5. Apply for a state tax ID number. Not every U.S. state requires a startup to apply for a state tax ID. State tax IDs are only required if that state the startup is registered in requires business taxes.
  6. Apply for business permits and licenses. Depending on the goods or services your startup provides will indicate the type of business permits and licenses necessary to operate federally, by state, and in accordance with the city or county the startup is registered in.
  7. Open a business bank account. It’s essential to separate your personal bank account and assets from the startup business bank accounts. Any new business owner will want to create a business bank account to avoid certain types of financial liabilities, avoid risk of legal action that could potentially expose personal financial records, and to keep taxes separate and uncomplicated. To do so, you’ll need to provide an EIN, business formation documents, licenses, and other legal documentation.
  8. Protect your Intellectual Property. Intellectual property (IP) is a business’ trade secrets, copyrights, trademarks, and patents that are legally protected from unauthorized use. It can take more than five years to officially register your IP so it is a must to protect it right away. There are a number of legal requirements to register your business’ IP and consulting an experienced IP attorney can guide you through that process.
  9. Identify potential liabilities. The type of startup business you own will come with a number of liabilities and risks. Liabilities can come in all forms of things that can go wrong. Businesses will potentially experience disgruntled employees and customers who seek legal action, unintended infringement on intellectual property, potential workplace dangers that can cause physical harm to others, among countless other risks that the business could be liable for. Identifying those liabilities and lining up your legal counsel, appropriate contractual agreements, insurances, and financial instruments, will help protect your new business from potential legal and financial harm.
  10. Solidify contracts. Once you’ve registered your startup business; applied for the appropriate tax IDs, permits, and licenses; and are ready to get started, you’ll want to have iron-tight, legal contracts in place for everything from an agreement on services to employment to vendor relationships. Solid contracts will eliminate any miscommunications and will stand up in court should there be a contract breach and legal action taken.

When initiating a startup business, it can be a daunting task as to where to even begin but by taking it step-by-step the business can get running in no time. Legal guidance from a startup lawyer can assist and expedite this process as well as ensure every registration, license, permit, and contract is executed accurately; intellectual property is protected; and taxes and securities are addressed correctly.

Complying with Securities Law

When you begin the process of funding a startup, if you are receiving funding from any other source but a personal loan or bank, you will mostly likely have to comply with securities laws. By issuing securities (stocks, stock options, convertible notes, etc.) to investors then you must comply with securities laws. Those securities must be registered with the Securities and Exchange Commission (SEC) unless exempt. Securities laws exist at the federal and state level to govern the sale of issuances of securities, which in turn protects investors because it requires companies to disclose information about the financial wellbeing of the company. Registering with the SEC takes time and can be expensive and therefore many private startup companies will file for an exemption. This process is complicated and burdensome and requires legal expertise to ensure compliance. Should a startup neglect or inadvertently not comply with securities laws it can have an adverse effect on the business. By not complying, startups can be subject to criminal or civil lawsuits, loss of investment due to legal risk, personal liability, company liability, and enactment of recession rights in which investors cancel investments or request money back.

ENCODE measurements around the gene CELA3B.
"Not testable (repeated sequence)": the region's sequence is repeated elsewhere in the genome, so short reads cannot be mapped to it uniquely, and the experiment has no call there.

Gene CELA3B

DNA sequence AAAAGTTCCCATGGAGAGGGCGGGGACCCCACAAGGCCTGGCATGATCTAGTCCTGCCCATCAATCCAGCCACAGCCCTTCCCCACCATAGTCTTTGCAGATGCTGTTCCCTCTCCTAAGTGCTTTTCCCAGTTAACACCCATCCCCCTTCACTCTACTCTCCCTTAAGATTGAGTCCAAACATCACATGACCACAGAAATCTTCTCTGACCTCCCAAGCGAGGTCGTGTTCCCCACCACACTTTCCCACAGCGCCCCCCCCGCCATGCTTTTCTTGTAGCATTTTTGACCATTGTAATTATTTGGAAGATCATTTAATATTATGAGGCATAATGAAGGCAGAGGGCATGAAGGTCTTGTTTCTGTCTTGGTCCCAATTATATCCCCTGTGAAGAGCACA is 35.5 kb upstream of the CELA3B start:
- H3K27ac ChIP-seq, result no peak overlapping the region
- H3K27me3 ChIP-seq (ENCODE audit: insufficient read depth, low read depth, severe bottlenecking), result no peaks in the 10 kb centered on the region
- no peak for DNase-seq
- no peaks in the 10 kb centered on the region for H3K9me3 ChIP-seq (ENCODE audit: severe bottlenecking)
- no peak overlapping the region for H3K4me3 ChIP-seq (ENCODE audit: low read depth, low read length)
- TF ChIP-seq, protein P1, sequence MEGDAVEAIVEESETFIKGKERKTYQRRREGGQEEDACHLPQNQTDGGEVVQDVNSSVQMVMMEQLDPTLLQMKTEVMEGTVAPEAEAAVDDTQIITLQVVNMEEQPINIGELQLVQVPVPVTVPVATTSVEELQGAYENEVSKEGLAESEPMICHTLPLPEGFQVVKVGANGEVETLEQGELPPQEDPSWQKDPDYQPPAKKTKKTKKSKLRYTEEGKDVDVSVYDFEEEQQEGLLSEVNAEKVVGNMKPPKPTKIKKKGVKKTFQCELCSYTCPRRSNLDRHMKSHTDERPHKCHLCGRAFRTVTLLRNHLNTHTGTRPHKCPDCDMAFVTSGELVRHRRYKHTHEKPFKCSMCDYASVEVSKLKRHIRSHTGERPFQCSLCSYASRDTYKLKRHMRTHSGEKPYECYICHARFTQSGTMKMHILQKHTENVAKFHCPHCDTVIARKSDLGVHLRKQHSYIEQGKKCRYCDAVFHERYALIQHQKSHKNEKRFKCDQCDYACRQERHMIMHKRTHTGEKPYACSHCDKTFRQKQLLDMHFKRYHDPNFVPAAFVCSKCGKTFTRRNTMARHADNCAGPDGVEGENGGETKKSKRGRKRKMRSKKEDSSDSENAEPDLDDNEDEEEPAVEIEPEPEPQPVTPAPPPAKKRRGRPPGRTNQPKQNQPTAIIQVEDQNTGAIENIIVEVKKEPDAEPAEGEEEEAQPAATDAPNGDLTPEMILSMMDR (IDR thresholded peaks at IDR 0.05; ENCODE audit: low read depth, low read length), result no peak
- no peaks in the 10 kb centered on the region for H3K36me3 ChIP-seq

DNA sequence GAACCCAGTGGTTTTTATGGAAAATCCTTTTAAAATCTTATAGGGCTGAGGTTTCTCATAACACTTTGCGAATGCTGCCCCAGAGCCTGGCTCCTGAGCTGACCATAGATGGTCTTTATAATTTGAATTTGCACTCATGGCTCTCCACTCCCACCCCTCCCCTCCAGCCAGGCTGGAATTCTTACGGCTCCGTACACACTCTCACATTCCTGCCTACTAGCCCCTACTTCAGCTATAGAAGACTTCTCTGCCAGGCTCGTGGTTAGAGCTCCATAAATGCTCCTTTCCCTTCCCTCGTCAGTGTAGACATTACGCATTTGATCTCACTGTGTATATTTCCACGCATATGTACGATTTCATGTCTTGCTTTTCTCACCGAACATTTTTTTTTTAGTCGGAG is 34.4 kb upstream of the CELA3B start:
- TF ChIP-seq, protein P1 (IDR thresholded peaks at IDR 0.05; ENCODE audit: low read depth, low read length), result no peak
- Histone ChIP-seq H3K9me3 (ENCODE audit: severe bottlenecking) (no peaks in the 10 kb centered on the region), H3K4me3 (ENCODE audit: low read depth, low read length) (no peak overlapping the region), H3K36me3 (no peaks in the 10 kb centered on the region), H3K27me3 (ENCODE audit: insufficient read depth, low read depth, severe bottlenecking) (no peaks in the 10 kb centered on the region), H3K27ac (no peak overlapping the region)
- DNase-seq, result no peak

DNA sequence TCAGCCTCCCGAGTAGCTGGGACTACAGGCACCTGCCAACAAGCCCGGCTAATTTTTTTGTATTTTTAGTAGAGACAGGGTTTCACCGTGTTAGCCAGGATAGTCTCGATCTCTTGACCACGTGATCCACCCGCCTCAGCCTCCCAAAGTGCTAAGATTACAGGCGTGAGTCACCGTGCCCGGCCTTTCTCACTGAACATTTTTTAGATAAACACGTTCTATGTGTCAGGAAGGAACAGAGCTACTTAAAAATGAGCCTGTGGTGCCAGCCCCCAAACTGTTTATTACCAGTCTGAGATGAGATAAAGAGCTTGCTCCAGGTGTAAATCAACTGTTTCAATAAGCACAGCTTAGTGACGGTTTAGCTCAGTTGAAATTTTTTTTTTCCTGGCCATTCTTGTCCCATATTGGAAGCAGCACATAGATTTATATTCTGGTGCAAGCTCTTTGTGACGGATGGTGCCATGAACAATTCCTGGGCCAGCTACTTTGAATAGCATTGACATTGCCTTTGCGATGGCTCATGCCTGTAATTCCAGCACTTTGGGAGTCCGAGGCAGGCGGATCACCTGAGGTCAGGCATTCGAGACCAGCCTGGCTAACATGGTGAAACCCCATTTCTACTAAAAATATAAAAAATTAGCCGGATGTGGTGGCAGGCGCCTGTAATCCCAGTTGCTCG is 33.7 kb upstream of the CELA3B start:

Startup Law Services

There are a number of aspects to startup law and at Blake Harris Law we can assist your business in the following areas:

  • Angel financing
  • Capital-raising strategy and management
  • Commercial contracts
  • Corporate formation (e.g., Sole Proprietorship, Partnership (Limited Partnership (LP) and Limited Liability Partnership (LLP), Limited Liability Company (LLC), Corporation (C Corporation, S Corporation, B Corporation, Close Corporation, Nonprofit Corporation), and Cooperative)
  • Corporate governance
  • Crypto and blockchain investment and funding
  • Equity financing
  • Fund formation
  • Initial Public Offering (IPO)
  • Joint Ventures
  • Licensing agreements
  • Mergers and Acquisitions (M&A)
  • Mitigating risk
  • Protecting intellectual property (IP) (e.g., trademarks, patents, copyrights, trade secrets)
  • Securities
  • Seed financing
  • Tax regulations
  • Venture capital and financing

Glossary of Important Terms

Here are some important terms to learn when it comes to startup law:

1Intellectual Property
Intellectual property (IP) is a business’ trade secrets, copyrights, trademarks, and patents that are legally protected from unauthorized use.
2Security
Securities are financial instruments used to raise funds for public and private businesses. Securities can come in the form of equity, debt (e.g., loans), and hybrids (equity and debt).

To find out how Blake Harris Law can help you with your business startup needs, please call us at 833-ASK-BLAKE or contact us here.